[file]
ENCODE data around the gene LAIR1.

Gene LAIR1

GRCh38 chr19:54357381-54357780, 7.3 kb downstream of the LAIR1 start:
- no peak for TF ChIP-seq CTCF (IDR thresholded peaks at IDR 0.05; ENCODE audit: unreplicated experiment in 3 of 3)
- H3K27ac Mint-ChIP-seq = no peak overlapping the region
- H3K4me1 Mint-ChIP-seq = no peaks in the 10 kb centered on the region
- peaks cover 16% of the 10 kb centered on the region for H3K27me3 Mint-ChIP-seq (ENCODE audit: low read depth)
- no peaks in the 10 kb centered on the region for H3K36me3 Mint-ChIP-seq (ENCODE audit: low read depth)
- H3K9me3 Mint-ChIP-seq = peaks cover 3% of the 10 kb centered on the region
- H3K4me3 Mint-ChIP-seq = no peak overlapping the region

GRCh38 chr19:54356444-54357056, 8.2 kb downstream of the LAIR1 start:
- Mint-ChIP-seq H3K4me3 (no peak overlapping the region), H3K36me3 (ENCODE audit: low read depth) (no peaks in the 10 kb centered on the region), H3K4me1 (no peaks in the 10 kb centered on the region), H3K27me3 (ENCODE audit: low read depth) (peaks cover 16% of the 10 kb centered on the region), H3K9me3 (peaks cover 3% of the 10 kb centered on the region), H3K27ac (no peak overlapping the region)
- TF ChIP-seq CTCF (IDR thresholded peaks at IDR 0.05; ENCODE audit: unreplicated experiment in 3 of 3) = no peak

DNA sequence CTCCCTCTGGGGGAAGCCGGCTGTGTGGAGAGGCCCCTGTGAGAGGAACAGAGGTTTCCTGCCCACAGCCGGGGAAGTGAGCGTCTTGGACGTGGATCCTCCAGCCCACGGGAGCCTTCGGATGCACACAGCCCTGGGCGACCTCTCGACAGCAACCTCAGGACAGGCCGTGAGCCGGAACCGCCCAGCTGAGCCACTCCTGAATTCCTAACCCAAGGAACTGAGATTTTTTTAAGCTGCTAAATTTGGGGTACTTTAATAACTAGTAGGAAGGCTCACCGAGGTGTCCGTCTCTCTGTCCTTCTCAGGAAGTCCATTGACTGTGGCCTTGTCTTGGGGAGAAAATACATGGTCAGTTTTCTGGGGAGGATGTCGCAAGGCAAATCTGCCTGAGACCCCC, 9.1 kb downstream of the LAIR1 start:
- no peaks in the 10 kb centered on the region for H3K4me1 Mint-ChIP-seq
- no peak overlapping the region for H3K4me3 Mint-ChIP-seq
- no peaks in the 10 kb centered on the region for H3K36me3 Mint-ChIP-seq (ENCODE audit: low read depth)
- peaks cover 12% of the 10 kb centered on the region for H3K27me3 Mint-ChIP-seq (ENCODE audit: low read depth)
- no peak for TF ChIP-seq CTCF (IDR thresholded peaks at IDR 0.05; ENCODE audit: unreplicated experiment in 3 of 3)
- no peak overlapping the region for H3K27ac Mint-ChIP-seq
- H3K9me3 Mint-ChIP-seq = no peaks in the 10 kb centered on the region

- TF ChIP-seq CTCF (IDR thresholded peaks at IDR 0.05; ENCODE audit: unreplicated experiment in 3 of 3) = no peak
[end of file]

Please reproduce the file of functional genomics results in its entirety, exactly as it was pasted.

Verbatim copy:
ENCODE data around the gene LAIR1.

Gene LAIR1

GRCh38 chr19:54357381-54357780, 7.3 kb downstream of the LAIR1 start:
- no peak for TF ChIP-seq CTCF (IDR thresholded peaks at IDR 0.05; ENCODE audit: unreplicated experiment in 3 of 3)
- H3K27ac Mint-ChIP-seq = no peak overlapping the region
- H3K4me1 Mint-ChIP-seq = no peaks in the 10 kb centered on the region
- peaks cover 16% of the 10 kb centered on the region for H3K27me3 Mint-ChIP-seq (ENCODE audit: low read depth)
- no peaks in the 10 kb centered on the region for H3K36me3 Mint-ChIP-seq (ENCODE audit: low read depth)
- H3K9me3 Mint-ChIP-seq = peaks cover 3% of the 10 kb centered on the region
- H3K4me3 Mint-ChIP-seq = no peak overlapping the region

GRCh38 chr19:54356444-54357056, 8.2 kb downstream of the LAIR1 start:
- Mint-ChIP-seq H3K4me3 (no peak overlapping the region), H3K36me3 (ENCODE audit: low read depth) (no peaks in the 10 kb centered on the region), H3K4me1 (no peaks in the 10 kb centered on the region), H3K27me3 (ENCODE audit: low read depth) (peaks cover 16% of the 10 kb centered on the region), H3K9me3 (peaks cover 3% of the 10 kb centered on the region), H3K27ac (no peak overlapping the region)
- TF ChIP-seq CTCF (IDR thresholded peaks at IDR 0.05; ENCODE audit: unreplicated experiment in 3 of 3) = no peak

DNA sequence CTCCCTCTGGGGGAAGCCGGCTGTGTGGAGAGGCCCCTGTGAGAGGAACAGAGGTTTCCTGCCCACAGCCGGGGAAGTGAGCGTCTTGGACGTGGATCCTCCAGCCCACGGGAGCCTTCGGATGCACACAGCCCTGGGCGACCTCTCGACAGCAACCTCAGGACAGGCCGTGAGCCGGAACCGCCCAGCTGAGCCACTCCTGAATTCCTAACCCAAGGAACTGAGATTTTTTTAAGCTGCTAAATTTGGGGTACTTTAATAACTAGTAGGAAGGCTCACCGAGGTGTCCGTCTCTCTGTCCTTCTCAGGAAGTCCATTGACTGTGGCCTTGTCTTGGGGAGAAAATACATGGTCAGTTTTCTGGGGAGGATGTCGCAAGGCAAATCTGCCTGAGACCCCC, 9.1 kb downstream of the LAIR1 start:
- no peaks in the 10 kb centered on the region for H3K4me1 Mint-ChIP-seq
- no peak overlapping the region for H3K4me3 Mint-ChIP-seq
- no peaks in the 10 kb centered on the region for H3K36me3 Mint-ChIP-seq (ENCODE audit: low read depth)
- peaks cover 12% of the 10 kb centered on the region for H3K27me3 Mint-ChIP-seq (ENCODE audit: low read depth)
- no peak for TF ChIP-seq CTCF (IDR thresholded peaks at IDR 0.05; ENCODE audit: unreplicated experiment in 3 of 3)
- no peak overlapping the region for H3K27ac Mint-ChIP-seq
- H3K9me3 Mint-ChIP-seq = no peaks in the 10 kb centered on the region

- TF ChIP-seq CTCF (IDR thresholded peaks at IDR 0.05; ENCODE audit: unreplicated experiment in 3 of 3) = no peak